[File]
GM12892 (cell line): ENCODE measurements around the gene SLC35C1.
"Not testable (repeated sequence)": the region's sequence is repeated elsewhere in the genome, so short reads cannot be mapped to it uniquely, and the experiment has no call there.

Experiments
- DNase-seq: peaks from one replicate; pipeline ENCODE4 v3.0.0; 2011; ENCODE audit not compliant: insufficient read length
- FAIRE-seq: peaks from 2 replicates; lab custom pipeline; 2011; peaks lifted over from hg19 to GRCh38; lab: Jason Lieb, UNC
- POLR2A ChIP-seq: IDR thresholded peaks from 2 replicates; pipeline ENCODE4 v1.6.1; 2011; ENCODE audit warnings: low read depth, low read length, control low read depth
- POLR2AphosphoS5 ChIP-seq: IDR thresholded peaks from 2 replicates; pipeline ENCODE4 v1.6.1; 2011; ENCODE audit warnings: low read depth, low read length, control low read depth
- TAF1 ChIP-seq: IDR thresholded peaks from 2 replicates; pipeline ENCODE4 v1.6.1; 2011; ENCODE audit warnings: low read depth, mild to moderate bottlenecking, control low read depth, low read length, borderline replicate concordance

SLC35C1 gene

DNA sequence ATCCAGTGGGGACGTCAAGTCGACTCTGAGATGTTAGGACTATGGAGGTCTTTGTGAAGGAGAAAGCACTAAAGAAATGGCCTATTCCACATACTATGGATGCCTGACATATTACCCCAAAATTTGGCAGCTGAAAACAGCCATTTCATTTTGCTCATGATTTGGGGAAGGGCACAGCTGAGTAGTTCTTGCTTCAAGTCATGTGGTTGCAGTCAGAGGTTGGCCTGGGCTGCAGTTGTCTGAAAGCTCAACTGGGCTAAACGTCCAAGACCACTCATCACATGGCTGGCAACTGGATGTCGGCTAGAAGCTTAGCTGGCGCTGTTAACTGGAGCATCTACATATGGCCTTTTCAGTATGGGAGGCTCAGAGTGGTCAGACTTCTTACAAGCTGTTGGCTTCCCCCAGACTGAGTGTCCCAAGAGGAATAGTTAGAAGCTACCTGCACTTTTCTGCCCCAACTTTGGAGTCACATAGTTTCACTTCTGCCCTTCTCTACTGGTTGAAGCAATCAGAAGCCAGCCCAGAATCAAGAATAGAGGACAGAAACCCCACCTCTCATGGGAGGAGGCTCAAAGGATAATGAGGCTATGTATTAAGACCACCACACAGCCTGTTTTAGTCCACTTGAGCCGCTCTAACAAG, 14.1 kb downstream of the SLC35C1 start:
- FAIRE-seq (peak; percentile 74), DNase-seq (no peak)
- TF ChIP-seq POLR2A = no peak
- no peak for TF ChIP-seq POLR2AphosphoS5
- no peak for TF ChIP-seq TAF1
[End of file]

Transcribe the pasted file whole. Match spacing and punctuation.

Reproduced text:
GM12892 (cell line): ENCODE measurements around the gene SLC35C1.
"Not testable (repeated sequence)": the region's sequence is repeated elsewhere in the genome, so short reads cannot be mapped to it uniquely, and the experiment has no call there.

Experiments
- DNase-seq: peaks from one replicate; pipeline ENCODE4 v3.0.0; 2011; ENCODE audit not compliant: insufficient read length
- FAIRE-seq: peaks from 2 replicates; lab custom pipeline; 2011; peaks lifted over from hg19 to GRCh38; lab: Jason Lieb, UNC
- POLR2A ChIP-seq: IDR thresholded peaks from 2 replicates; pipeline ENCODE4 v1.6.1; 2011; ENCODE audit warnings: low read depth, low read length, control low read depth
- POLR2AphosphoS5 ChIP-seq: IDR thresholded peaks from 2 replicates; pipeline ENCODE4 v1.6.1; 2011; ENCODE audit warnings: low read depth, low read length, control low read depth
- TAF1 ChIP-seq: IDR thresholded peaks from 2 replicates; pipeline ENCODE4 v1.6.1; 2011; ENCODE audit warnings: low read depth, mild to moderate bottlenecking, control low read depth, low read length, borderline replicate concordance

SLC35C1 gene

DNA sequence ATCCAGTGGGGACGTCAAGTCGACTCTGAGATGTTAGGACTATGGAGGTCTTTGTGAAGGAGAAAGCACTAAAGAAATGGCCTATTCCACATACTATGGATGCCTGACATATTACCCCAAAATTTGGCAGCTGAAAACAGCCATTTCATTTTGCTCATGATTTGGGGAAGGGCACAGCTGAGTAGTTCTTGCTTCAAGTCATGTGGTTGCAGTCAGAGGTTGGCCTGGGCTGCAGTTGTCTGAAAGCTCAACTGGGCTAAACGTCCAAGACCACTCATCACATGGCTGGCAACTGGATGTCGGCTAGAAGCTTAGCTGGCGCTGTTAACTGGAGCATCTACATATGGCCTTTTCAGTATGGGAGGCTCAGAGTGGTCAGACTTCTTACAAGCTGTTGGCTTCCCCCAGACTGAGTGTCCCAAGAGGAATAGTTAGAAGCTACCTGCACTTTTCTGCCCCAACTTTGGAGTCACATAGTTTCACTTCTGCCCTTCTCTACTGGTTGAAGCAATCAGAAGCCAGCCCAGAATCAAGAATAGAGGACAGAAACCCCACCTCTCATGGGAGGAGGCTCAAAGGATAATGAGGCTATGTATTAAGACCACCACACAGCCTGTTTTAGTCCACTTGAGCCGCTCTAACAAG, 14.1 kb downstream of the SLC35C1 start:
- FAIRE-seq (peak; percentile 74), DNase-seq (no peak)
- TF ChIP-seq POLR2A = no peak
- no peak for TF ChIP-seq POLR2AphosphoS5
- no peak for TF ChIP-seq TAF1